“I think so, yeah. I think that's a fair description,” he agrees. “It's fun, so it's good.”
The Loudmouth Soup tour features not just The Cosmic Psychos in all their beer-swilling glory, but they’re talked a bunch of exciting young rockers into joining them around the country, including Nashville acoustic female country perves Birdcloud, The Chats, Meat Bikini, Power and for their WA shows, The Southern River Band and Dennis Cometti.
“I think we can show them to a wider audience; I don't think we corrupt them,” Macka enthuses. “They'll probably have a few beers, but that's about it - then they corrupt us. It's interesting, the young bands are really good, a lot of them - that's a good thing.
“I started playing seriously - practising the guitar – in 1989, but I was playing probably in about ‘86, and I learned a bit in 1980 when I was seven or eight. To see all the different, new bands come out, doing their own thing, but they've got also other elements of all these different things, it's really strange, sometimes - in a good way.
“It'd be really good if people get to see these bands that we're touring with.”
Don’t let Macka’s beery physique fool you – a champion swimmer when he was young (even beating Kieran Perkins at one stage), he went on to become a swim coach, a lawyer and more.
“I'm sort of like jack of all trades, master of none,” he says with a laugh, recalling time spent tending bar, delivering pizzas, and working in a carpet factory. “I've done bits of all different things... I suppose I have done a fair few things, and this is great - it gives you more sort of insight into things, I think, rather than just sitting in one thing, you know? I just think it's good to do different things.”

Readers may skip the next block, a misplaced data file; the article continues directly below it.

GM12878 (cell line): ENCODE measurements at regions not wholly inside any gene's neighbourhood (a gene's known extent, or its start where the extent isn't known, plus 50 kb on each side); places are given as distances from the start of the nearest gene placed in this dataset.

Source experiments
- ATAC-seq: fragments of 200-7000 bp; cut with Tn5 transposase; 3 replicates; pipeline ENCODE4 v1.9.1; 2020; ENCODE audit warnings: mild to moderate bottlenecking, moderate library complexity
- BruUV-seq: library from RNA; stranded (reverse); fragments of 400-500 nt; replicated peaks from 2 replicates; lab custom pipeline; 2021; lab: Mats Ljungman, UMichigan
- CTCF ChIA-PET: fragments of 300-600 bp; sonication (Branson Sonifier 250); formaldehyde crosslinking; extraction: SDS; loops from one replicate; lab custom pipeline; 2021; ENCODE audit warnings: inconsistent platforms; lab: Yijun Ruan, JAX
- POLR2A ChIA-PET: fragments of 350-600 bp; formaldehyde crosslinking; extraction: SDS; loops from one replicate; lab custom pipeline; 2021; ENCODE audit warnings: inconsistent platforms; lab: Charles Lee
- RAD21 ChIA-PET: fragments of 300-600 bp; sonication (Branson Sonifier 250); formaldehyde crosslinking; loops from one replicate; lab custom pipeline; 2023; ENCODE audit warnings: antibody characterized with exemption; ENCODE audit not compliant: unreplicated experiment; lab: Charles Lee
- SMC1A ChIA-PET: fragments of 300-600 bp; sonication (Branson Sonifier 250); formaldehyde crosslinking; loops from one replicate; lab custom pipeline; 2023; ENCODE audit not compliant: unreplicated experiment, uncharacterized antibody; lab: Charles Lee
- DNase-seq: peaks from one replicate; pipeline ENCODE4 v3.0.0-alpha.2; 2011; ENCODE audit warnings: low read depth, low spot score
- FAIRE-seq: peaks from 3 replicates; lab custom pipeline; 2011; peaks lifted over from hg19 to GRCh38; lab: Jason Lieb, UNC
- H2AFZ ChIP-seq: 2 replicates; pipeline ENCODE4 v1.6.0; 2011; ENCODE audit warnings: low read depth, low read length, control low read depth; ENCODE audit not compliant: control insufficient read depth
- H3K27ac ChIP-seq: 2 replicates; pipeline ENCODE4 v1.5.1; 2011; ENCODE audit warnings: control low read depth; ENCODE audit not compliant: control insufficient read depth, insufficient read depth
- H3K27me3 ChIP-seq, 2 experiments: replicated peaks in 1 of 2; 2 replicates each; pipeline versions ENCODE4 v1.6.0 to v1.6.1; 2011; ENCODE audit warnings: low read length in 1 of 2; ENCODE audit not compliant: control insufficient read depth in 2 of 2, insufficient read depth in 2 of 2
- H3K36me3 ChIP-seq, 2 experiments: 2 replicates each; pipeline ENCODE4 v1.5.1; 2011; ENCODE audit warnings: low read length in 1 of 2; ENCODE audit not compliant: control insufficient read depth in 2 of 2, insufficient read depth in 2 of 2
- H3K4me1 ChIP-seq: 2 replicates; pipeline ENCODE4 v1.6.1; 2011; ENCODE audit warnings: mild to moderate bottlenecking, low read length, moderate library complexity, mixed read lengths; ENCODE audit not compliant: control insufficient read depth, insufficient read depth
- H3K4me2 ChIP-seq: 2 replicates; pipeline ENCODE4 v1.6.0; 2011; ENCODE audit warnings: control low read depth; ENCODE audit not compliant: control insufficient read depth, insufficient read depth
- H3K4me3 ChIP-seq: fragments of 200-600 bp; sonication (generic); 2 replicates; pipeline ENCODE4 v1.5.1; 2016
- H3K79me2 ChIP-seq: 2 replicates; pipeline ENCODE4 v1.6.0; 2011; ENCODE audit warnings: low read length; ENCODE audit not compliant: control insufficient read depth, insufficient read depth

His latest venture is Mad Macka’s Guitar Lessons – in person or via Skype, teaching beginners how to play the riffs of such classics as Dirty Deeds Done Dirt Cheap, Detroit Rock City, Pretty Vacant and Blitzkrieg Bop.
“That's actually not going too bad,” he says proudly. “We don't push it too much, and people are interested in it. The original people who did it, only a couple of them have come back. I tend to just go, ‘look, here's a few ideas, now go and do your own thing’. So yeah, it's alright. It goes okay.”
It’d be remiss if not to ask how John McKeering got his nickname. Macka’s answer is, again, delivered in a lazy drawl with a complete absence of airs and graces.
“Oh, I dunno… part of it was sort of trying to be like Mad Max, which I found out I was dismal at - and then probably part of it was probably just sort of because I'm a bit strange in some ways… different or whatever. I laugh at things that other people don't, and all this sort of stuff, so I was a bit mad - so I was Mad Macka.
“That name's been around for probably, ohhhhh, from when we did the first Onyas record (Get Shitfaced With The Onyas – 1996), we all took names. Richard was Stanners, because he was Richard Stanley. Jordan was Jaws, and then I was Mad Macka!”
Cosmic Psychos perform at the Rosemount Hotel on April 13, followed by a two-nighter at Mojos on April 14-15.